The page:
Japan’s government approved new safety measures for nuclear reactors, taking a step toward restarting the first atomic plant since the Fukushima disaster and to avert electricity shortages this summer that could set back the country’s economic recovery.
Prime Minister Yoshihiko Noda and three of his Cabinet members -- the group of four with the final say on reactor restarts -- held talks last night and approved safety measures to allow switching on two Kansai Electric Power Co. reactors. The units have passed so-called stress tests introduced after the Fukushima meltdowns.
The government will now take the plan for approval by authorities in Fukui prefecture, about 95 kilometers (59 miles) northeast of Osaka, where the reactors are located in Kansai Electric’s Ohi plant. Once local approval is secured, the final decision to restart the two reactors goes back to the Cabinet group. That decision may come early next month, Kyodo News reported, citing the ruling party’s policy chief Seiji Maehara.
The Kansai Electric safety measures meet “what the Nuclear and Industrial Safety Agency requested,” Industry Minister Yukio Edano, one of the Cabinet’s group of four, said at a news conference streamed over the Internet after the meeting last night.
Kansai Electric, the Japanese utility most dependent on nuclear power at 49 percent, has warned that if all its reactors stay offline during peak summer electricity demand, power shortages may follow.
The company’s electricity output without nuclear power may be 19.6 percent short of peak demand this summer if Japan is hit by a heat wave similar to the one in 2010, the trade and industry ministry said in a statement yesterday.
The company serves the Kansai area of western Japan that covers an area the size of Belgium, has an economy worth $1 trillion -- about the size of Mexico’s -- and is home to the cities of Osaka and Kyoto as well as factories of Sharp Corp. (6753) and Panasonic Corp. (6752)
Companies such as Komatsu Ltd. (6301), the world’s No. 2 maker of construction machinery, have said they will move factories overseas if electricity supply isn’t guaranteed.
Kansai Electric’s president Makoto Yagi met Edano in Tokyo yesterday on the safety standards.
“Though I think we have improved safety to prevent an accident similar to Fukushima, steps to increase safety never end,” Yagi said after the meeting.
The government and Kansai Electric “fell short of scientifically and quantitatively explaining why some measures don’t need to be taken right now and what alternative safety measures have been secured,” Hironobu Unesaki, a nuclear engineering professor at Kyoto University, said by phone yesterday. “Their explanations are not enough.”
All but one of Japan’s 54 reactors are now offline after the March 11 earthquake and tsunami last year crippled Tokyo Electric Power Co. (9501)’s Fukushima Dai-Ichi nuclear station.
The reactors, which previously supplied 30 percent of Japan’s electricity, have either been closed by the March 11 disaster, government order or not allowed to restart after regular maintenance shutdowns. Nuclear reactors are closed every 13 months in Japan for maintenance and to replace uranium fuel rods.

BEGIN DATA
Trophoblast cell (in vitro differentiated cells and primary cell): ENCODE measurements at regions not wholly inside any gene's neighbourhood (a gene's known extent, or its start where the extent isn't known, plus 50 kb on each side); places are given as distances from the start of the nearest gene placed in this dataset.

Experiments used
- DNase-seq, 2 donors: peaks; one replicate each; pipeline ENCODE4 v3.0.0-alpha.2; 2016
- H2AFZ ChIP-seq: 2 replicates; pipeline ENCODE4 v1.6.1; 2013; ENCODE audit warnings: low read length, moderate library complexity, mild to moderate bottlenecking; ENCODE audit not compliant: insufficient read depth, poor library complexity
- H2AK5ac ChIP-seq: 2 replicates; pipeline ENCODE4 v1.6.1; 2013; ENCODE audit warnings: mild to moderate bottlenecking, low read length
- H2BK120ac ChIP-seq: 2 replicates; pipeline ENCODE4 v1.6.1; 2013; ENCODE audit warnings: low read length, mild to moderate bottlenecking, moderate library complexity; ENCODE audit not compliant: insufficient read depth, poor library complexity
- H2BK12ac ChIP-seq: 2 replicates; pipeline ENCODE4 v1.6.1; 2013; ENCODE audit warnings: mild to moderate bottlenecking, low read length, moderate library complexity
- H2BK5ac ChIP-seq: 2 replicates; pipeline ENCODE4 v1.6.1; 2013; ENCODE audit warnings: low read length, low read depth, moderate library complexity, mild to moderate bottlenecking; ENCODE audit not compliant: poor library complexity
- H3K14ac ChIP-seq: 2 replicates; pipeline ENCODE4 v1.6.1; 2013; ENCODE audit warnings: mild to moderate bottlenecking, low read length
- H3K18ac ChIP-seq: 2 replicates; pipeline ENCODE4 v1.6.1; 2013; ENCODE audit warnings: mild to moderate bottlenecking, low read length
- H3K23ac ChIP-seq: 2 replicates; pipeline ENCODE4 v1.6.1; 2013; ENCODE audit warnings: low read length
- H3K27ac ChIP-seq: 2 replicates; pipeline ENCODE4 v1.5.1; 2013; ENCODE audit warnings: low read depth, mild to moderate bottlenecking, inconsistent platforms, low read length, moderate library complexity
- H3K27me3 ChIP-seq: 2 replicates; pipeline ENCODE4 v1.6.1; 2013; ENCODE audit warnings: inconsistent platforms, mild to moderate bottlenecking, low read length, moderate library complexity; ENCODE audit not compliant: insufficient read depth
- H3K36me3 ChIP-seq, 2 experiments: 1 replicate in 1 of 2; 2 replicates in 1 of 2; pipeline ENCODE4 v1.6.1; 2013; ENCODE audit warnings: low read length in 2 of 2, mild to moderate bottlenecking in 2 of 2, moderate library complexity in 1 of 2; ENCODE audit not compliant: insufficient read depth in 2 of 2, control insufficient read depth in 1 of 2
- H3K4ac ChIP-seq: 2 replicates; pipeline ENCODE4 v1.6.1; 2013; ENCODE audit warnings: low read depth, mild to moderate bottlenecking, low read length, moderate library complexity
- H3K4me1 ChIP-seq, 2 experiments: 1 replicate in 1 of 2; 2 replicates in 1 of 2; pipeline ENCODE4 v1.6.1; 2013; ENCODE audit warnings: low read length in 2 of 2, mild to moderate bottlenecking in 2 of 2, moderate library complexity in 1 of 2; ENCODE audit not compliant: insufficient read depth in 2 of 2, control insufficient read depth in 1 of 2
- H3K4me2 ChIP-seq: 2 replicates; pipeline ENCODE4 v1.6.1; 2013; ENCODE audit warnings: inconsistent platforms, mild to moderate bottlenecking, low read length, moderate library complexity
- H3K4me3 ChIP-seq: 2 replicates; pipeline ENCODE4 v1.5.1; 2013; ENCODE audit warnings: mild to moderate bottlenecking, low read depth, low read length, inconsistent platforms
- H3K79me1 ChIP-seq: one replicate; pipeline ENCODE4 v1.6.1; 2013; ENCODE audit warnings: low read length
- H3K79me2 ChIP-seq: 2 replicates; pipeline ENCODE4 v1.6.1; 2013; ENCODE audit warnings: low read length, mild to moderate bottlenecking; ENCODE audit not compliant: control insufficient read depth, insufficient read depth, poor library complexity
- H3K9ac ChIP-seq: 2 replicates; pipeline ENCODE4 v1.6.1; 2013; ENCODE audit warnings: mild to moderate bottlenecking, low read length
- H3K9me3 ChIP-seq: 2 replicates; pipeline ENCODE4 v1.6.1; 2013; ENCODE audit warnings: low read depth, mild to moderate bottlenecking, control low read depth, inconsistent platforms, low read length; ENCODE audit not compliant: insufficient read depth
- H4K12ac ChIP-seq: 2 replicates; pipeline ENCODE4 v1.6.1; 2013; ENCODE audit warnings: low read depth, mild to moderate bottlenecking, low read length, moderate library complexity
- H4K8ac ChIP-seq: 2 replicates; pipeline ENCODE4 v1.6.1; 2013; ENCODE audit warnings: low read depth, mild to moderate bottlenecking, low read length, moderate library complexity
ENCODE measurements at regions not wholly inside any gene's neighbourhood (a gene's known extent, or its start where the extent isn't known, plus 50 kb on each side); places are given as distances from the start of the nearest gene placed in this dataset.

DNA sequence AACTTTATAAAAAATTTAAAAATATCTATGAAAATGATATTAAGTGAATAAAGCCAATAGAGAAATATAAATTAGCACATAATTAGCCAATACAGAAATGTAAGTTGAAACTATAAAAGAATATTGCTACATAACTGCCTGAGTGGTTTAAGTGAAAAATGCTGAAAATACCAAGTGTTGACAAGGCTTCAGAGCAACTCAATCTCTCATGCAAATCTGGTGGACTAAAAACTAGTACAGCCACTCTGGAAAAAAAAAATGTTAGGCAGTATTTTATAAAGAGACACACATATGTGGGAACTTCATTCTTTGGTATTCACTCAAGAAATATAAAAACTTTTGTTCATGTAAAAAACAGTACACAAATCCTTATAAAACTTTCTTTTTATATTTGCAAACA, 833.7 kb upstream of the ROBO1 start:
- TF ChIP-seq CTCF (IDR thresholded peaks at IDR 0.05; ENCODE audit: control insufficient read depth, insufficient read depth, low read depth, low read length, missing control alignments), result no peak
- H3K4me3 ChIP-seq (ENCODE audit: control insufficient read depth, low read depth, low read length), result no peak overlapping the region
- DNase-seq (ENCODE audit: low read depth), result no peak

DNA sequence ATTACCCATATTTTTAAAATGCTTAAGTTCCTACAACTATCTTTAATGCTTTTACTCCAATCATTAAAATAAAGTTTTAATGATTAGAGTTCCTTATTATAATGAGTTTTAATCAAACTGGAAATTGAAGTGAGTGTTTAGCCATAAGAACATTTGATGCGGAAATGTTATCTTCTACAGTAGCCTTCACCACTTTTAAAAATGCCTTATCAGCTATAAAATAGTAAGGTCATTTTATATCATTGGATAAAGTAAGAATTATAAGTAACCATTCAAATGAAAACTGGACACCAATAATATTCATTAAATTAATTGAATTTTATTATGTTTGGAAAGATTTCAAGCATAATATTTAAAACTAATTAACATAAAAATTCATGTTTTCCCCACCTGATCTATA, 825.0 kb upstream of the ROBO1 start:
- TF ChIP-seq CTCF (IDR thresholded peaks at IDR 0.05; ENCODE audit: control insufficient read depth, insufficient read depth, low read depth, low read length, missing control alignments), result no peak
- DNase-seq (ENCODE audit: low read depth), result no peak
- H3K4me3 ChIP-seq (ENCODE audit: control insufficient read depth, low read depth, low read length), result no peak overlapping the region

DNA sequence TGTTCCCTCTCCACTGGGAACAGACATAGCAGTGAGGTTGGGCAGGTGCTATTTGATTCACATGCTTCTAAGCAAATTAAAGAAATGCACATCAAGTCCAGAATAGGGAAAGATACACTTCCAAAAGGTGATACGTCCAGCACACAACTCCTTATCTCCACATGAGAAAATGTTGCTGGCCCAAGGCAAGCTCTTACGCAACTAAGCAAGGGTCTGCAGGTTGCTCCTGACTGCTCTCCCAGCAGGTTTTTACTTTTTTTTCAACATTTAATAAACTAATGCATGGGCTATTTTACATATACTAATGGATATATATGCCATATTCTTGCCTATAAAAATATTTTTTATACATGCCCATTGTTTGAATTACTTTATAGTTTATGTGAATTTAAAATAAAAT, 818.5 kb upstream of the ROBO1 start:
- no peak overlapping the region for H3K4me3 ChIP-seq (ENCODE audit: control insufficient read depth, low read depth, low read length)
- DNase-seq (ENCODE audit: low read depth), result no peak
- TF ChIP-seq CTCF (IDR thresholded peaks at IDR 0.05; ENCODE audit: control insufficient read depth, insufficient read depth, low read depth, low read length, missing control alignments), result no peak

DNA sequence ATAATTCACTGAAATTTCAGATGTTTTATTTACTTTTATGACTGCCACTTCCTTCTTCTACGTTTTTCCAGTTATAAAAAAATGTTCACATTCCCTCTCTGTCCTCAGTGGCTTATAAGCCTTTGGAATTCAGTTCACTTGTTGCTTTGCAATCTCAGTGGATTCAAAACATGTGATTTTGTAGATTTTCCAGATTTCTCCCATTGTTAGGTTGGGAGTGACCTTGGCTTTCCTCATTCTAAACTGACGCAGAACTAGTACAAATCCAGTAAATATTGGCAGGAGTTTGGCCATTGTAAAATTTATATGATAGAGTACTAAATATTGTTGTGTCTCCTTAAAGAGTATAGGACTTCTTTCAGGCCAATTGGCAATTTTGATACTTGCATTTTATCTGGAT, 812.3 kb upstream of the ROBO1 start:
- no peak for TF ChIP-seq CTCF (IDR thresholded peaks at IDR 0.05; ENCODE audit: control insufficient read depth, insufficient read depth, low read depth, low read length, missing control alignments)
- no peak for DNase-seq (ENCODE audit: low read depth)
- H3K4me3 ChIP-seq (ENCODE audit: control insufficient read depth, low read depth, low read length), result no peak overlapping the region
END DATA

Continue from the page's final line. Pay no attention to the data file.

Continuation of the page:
Hokkaido Electric Power Co.’s No. 3 reactor at its Tomari nuclear plant is the last reactor running and is due to come offline for regular maintenance on May 5, the company said in a statement on its website on March 26.
‘Rushing to Restart’
“It is so obvious the government is rushing to restart the Ohi reactors at any cost before the Tomari unit is shut,” Tomoko Murakami, a Tokyo-based nuclear analyst at the Institute of Energy Economics, Japan, said by phone today.
The shutdown of the Tomari No. 3 reactor would become a symbolic defeat for those promoting nuclear power, because Japan would become nuclear free, she said. “But it’s really stupid if that’s the reasons behind the rush.”
Japan’s liquefied natural gas imports rose to a record in 2011 as utilities have been forced to rely on fossil fuel power plants to replace idled reactors.
Fuel costs at nine regional utilities that own atomic plants may more than double to about 7 trillion yen ($86 billion) in the year ending March 2013 if reactors remain shut, according to the report by the trade and industry ministry. Kansai Electric’s fuel bills may rise by 800 billion yen to about 1.1 trillion yen, it said.
The Fukushima nuclear meltdowns poisoned an area about half the size of New York City with radiation fallout. About 160,000 people were forced to evacuate and many areas around the plant will be uninhabitable for decades.
Japan’s central government has typically sought approval from local authorities to restart reactors, though it has no legal requirement to do so.
The Mayor of Ohi said safety measures taken so far at the plant are “sufficient,” Kyodo News reported, citing his comments at a press conference yesterday.
“It’s questionable to let the plant restart, but it’s a very difficult problem,” said Masataka Tamagawa, a Buddhist priest in Obama city, about 10 kilometers from the Ohi plant. “Many people in the city have a job related to Kansai Electric. It’s not easy to find work if the plant goes.”
Toshitaro Akai, a 66-year-old resident of Ohi town said life and safety are more important than a job.
“I’m against the restart of the nuclear plant; respect for human life should take priority over any other things and nuclear power is dangerous,” said Akai. “Japan should switch to other energy sources such as thermal and solar. If that means higher electricity bills, it can’t be helped.”
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